Friday was an anniversary NASCAR Sprint Cup driver Michael McDowell would rather not want to be reminded of, but also one he’ll definitely never forget.
It was six years ago, April 4, 2008, when McDowell, attempting to make only his second Sprint Cup race, was taking a qualifying lap around Texas Motor Speedway.
Everything was going fine until McDowell got loose coming out of turn 1. Just seconds after saying over the team radio that his car was “way too tight,” McDowell lost control of the car and it turned right and head-on into the wall at about 170 mph.
But that was just the beginning of the wildest ride of McDowell’s career. His car then began flipping – an estimated 12 times – before coming to rest in a crumpled heap.
Fortunately, McDowell, who was driving for Michael Waltrip Racing, was able to get out of the car under his own power and walked to the ambulance – albeit a bit woozy as you can tell from the video below. He even waved to the fans after climbing out of his car.
Thankfully, McDowell was uninjured. Clips of McDowell’s wreck were broadcast around the world, and the severity of it, not to mention that he walked away, was a testament to the safety elements NASCAR had installed in both the Car of Tomorrow as well as the SAFER (Steel and Foam Energy Reduction) barriers that unquestionably saved McDowell’s life.
“I feel great, nothing broke,” McDowell said afterward, although he admitted he had a “few little bumps and bruises.”
“I didn’t lose consciousness,” McDowell said. “I felt every roll down the hill.”
The deeply religious McDowell added later, “For me to walk away from that wreck is unbelievable. I’m going to count my blessings tonight and thank God for this opportunity to walk away from that wreck.”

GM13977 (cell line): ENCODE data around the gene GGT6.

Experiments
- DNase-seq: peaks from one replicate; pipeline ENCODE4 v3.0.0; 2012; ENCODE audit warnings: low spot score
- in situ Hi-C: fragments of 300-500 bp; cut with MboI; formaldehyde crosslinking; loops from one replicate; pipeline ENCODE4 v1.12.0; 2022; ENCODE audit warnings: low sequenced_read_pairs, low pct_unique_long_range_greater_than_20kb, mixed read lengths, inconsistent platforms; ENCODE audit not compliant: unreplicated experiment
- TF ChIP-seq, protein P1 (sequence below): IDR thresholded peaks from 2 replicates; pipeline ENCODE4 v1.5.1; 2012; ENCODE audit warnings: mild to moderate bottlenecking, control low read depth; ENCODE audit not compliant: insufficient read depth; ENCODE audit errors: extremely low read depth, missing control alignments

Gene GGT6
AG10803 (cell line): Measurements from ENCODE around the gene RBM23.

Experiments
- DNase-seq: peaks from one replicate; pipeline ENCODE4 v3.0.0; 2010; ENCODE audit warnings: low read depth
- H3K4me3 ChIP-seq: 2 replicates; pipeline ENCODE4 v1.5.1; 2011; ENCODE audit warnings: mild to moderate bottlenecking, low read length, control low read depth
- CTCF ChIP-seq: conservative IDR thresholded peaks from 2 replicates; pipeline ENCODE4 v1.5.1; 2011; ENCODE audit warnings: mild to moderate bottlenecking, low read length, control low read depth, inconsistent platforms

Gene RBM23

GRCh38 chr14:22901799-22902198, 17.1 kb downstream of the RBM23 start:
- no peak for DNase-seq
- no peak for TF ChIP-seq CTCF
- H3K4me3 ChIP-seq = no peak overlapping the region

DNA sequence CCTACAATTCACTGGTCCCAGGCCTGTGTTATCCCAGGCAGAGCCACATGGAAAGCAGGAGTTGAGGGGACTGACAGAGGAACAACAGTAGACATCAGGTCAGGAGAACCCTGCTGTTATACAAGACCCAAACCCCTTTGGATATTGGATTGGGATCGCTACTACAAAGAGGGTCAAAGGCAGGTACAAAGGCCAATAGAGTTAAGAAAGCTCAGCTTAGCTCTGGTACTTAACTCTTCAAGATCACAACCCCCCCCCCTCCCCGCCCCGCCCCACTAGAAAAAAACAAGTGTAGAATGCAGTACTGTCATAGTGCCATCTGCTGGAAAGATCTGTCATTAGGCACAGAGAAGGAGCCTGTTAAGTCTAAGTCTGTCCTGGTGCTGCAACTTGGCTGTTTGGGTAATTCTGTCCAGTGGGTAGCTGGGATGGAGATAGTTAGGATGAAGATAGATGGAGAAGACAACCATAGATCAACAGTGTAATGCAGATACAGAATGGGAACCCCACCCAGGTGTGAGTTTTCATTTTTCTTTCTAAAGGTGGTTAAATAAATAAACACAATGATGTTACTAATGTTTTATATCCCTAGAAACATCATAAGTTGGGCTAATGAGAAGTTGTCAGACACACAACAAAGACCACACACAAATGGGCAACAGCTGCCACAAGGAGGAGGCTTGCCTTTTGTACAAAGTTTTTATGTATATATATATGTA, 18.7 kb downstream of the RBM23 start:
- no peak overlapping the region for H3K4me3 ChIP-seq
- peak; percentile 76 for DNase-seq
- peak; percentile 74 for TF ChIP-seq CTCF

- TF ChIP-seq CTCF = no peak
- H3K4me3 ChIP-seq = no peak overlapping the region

In an ironic twist of fate, the horrific wreck was actually one of the most noteworthy things to happen to McDowell’s career at the time.
He was a rookie Sprint Cup driver and wound up taking a kind of victory tour to a number of media outlets nationwide, including The Ellen Show (second video below), where the audience gave him a standing ovation.
Check out Ellen’s and Michael’s question and answer exchange (about 1:30 into the clip):
Ellen: “You just all of a sudden lost control. What was happening?”
McDowell: “Well, we were in qualifying and the car before me had went out and actually blew an engine, so there was some oil out on the track and I just happened to hit it and lost control and …”
Ellen: “Did you see yourself going into that wall when that happened?”
McDowell: “Oh, I was there the whole time.”
Ellen: “Did you talk to yourself, going, ‘Oh, oh?'”
McDowell: “The first thing I did, was (I said), ‘Oh, oh, this is really going to hurt.’ The second thing was ‘My bosses are definitely not going to be happy with me.'”
McDowell’s wreck remains one of the worst the sport has ever seen. But at the same time, it was one of the best examples of how well NASCAR’s safety initiatives work – and continue to work to this day.
The sport has not lost a driver to death on the racetrack since the late Dale Earnhardt crashed on the final lap of the 2001 Daytona 500.
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